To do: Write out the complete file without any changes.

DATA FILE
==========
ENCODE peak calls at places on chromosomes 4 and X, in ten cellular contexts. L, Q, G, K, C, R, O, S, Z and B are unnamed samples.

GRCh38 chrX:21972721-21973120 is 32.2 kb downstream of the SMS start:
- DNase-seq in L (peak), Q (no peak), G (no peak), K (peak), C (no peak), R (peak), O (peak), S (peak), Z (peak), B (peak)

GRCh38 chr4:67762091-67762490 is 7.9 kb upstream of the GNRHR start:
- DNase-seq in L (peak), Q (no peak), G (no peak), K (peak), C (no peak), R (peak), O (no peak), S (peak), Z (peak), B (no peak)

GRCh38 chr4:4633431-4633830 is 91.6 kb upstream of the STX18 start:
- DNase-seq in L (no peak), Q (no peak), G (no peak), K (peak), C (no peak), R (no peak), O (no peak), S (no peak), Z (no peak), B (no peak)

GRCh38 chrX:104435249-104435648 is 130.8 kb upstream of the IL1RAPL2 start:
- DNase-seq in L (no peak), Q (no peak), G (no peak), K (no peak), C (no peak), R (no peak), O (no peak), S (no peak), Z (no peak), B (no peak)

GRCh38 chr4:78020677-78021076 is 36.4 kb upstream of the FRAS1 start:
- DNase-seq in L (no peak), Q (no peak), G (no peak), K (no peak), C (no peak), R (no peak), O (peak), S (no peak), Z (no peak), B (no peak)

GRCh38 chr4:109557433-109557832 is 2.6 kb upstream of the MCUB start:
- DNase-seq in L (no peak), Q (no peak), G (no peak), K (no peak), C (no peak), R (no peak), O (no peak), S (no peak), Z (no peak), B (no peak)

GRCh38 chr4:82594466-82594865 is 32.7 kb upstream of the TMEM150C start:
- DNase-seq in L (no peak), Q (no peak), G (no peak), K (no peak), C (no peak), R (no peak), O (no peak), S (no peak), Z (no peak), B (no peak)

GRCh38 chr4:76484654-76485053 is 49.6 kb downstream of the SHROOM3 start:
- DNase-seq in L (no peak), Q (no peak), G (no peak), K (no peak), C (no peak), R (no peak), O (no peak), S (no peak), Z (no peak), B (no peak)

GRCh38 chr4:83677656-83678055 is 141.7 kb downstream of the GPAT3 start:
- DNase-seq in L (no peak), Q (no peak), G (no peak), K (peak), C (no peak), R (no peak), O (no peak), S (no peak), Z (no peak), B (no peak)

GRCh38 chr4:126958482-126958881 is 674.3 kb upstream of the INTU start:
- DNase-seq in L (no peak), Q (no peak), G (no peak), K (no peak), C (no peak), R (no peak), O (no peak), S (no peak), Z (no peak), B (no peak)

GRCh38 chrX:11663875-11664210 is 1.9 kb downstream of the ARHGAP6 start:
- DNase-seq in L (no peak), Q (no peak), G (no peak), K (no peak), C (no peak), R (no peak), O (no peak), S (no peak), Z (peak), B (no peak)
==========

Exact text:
ENCODE peak calls at places on chromosomes 4 and X, in ten cellular contexts. L, Q, G, K, C, R, O, S, Z and B are unnamed samples.

GRCh38 chrX:21972721-21973120 is 32.2 kb downstream of the SMS start:
- DNase-seq in L (peak), Q (no peak), G (no peak), K (peak), C (no peak), R (peak), O (peak), S (peak), Z (peak), B (peak)

GRCh38 chr4:67762091-67762490 is 7.9 kb upstream of the GNRHR start:
- DNase-seq in L (peak), Q (no peak), G (no peak), K (peak), C (no peak), R (peak), O (no peak), S (peak), Z (peak), B (no peak)

GRCh38 chr4:4633431-4633830 is 91.6 kb upstream of the STX18 start:
- DNase-seq in L (no peak), Q (no peak), G (no peak), K (peak), C (no peak), R (no peak), O (no peak), S (no peak), Z (no peak), B (no peak)

GRCh38 chrX:104435249-104435648 is 130.8 kb upstream of the IL1RAPL2 start:
- DNase-seq in L (no peak), Q (no peak), G (no peak), K (no peak), C (no peak), R (no peak), O (no peak), S (no peak), Z (no peak), B (no peak)

GRCh38 chr4:78020677-78021076 is 36.4 kb upstream of the FRAS1 start:
- DNase-seq in L (no peak), Q (no peak), G (no peak), K (no peak), C (no peak), R (no peak), O (peak), S (no peak), Z (no peak), B (no peak)

GRCh38 chr4:109557433-109557832 is 2.6 kb upstream of the MCUB start:
- DNase-seq in L (no peak), Q (no peak), G (no peak), K (no peak), C (no peak), R (no peak), O (no peak), S (no peak), Z (no peak), B (no peak)

GRCh38 chr4:82594466-82594865 is 32.7 kb upstream of the TMEM150C start:
- DNase-seq in L (no peak), Q (no peak), G (no peak), K (no peak), C (no peak), R (no peak), O (no peak), S (no peak), Z (no peak), B (no peak)

GRCh38 chr4:76484654-76485053 is 49.6 kb downstream of the SHROOM3 start:
- DNase-seq in L (no peak), Q (no peak), G (no peak), K (no peak), C (no peak), R (no peak), O (no peak), S (no peak), Z (no peak), B (no peak)

GRCh38 chr4:83677656-83678055 is 141.7 kb downstream of the GPAT3 start:
- DNase-seq in L (no peak), Q (no peak), G (no peak), K (peak), C (no peak), R (no peak), O (no peak), S (no peak), Z (no peak), B (no peak)

GRCh38 chr4:126958482-126958881 is 674.3 kb upstream of the INTU start:
- DNase-seq in L (no peak), Q (no peak), G (no peak), K (no peak), C (no peak), R (no peak), O (no peak), S (no peak), Z (no peak), B (no peak)

GRCh38 chrX:11663875-11664210 is 1.9 kb downstream of the ARHGAP6 start:
- DNase-seq in L (no peak), Q (no peak), G (no peak), K (no peak), C (no peak), R (no peak), O (no peak), S (no peak), Z (peak), B (no peak)